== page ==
Indonesian company busted for repurposing Covid nasal swab

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An Indonesian company was busted for allegedly washing and reselling used Covid nasal swab test kits. According to investigators, up to 9,000 travelers at a Medan airport could have been checked with the reused swab sticks.

Investigators detained several workers of the company.

Kimia Farma, a state-owned Indonesian corporation, is now facing a possible complaint filed on behalf of the travelers.

Nasal swab monitoring of Covid has become commonplace in many countries affected by the global pandemic.

The scam, according to police, has been going on at Kualanamu airport in Medan, North Sumatra, since December. It’s also unclear if they figured out the ruse.

If you wish to board, you must provide a negative result, and the airport has the opportunity to have the swabs completed on location. Kimia Farma provided antigen rapid test kits to the airport authorities.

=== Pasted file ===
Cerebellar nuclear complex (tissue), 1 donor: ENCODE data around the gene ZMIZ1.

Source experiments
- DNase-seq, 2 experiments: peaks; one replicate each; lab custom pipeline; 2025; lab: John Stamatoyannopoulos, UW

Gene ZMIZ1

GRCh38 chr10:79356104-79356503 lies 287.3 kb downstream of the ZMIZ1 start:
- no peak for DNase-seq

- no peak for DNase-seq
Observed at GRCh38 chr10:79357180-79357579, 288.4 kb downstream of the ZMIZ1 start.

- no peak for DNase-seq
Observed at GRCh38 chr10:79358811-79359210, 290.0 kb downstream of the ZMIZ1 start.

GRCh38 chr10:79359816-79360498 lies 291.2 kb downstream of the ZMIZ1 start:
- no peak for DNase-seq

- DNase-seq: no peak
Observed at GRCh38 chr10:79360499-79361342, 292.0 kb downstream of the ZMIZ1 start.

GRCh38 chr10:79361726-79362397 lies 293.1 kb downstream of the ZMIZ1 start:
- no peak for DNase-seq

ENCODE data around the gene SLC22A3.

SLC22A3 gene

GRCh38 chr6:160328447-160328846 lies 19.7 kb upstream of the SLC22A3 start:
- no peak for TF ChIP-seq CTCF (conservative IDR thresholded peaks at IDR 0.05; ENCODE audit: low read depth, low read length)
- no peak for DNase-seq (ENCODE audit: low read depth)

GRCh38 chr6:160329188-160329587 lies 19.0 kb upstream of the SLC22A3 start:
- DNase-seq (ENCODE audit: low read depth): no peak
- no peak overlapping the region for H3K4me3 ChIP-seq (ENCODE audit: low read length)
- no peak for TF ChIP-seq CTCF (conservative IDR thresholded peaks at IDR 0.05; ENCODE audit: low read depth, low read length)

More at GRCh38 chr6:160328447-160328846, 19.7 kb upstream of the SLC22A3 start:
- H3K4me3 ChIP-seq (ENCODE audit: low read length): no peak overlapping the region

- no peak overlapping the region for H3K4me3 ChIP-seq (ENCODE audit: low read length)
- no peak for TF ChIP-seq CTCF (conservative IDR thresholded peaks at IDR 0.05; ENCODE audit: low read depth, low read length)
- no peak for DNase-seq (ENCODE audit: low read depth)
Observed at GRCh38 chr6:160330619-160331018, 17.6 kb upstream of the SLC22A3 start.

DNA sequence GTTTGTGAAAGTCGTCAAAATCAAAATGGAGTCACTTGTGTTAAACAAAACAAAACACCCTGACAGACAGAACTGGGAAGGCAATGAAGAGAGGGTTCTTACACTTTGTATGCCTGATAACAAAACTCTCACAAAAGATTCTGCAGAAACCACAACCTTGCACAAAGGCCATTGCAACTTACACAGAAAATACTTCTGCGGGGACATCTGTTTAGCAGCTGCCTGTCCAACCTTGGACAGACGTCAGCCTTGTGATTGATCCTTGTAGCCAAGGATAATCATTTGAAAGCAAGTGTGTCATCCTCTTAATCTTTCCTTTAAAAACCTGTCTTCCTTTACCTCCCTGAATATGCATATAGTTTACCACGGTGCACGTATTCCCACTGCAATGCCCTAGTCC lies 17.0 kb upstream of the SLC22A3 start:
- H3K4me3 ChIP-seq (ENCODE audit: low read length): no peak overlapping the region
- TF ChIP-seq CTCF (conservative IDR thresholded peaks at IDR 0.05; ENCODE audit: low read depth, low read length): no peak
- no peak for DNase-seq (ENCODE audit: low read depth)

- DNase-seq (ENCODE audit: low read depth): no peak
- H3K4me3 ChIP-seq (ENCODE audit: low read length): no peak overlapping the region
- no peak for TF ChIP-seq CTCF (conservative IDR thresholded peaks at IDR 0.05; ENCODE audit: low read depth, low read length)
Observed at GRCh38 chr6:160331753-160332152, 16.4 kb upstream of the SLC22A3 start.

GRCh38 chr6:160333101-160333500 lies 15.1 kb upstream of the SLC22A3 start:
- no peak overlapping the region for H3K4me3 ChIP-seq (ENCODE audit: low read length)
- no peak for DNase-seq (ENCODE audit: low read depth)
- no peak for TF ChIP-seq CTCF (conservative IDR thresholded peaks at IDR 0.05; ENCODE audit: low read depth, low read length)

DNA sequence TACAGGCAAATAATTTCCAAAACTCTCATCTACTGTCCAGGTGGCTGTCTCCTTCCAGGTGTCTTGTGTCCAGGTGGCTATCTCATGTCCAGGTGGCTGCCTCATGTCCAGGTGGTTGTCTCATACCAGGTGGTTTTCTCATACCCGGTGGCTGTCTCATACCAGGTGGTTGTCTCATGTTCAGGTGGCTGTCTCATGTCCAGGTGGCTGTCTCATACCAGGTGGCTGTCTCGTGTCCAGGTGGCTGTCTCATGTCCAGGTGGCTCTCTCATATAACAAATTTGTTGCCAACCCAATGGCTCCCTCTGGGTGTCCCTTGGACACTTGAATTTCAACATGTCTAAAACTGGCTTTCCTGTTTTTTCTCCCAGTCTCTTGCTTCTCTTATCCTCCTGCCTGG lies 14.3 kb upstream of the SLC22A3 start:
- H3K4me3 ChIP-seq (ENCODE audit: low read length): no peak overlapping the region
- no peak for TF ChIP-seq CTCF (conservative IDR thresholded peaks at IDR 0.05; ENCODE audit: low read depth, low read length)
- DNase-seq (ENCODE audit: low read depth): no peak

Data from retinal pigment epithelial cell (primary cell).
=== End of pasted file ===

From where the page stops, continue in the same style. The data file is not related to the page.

The police detained five Kimia Farma workers last week, including the company’s Medan boss. Through cleaning nasal swab sticks and repackaging them for sale, the defendants are suspected of violating health and consumer rules.

Authorities have gathered reports from 23 witnesses, according to local media, and are examining whether the scam’s benefit – believed to be about 1.8 billion rupiah (£89,700; $124,800) – was used to construct a luxury house for one of the perpetrators.

Kimia Farma, based in Jakarta, has subsequently dismissed the employees who were involved and vowed to tighten internal controls.

According to the South China Morning Post, two lawyers who have flown via Kualanamu airport regularly in recent months have announced their intention to sue Kimia Farma.They expect to get 1 billion rupiah in a lawsuit for each passenger who was harmed by the system.

Indonesian authorities announced earlier this week that they had found two cases of the latest Covid variant first seen in India.

Jakarta started granting visas to foreigners who had visited India during the preceding 14 days last month.

Domestic travel has also been prohibited at the end of Ramadan this month, a time when citizens usually travel around the world to see families, and heightened limits have been imposed for other dates.

Indonesia has seen one of Asia’s deadliest Covid outbreaks, with over 1.7 million positive cases and over 46,000 fatalities attributed to the pandemic.

Read more: https://pakobserver.net/international/ 

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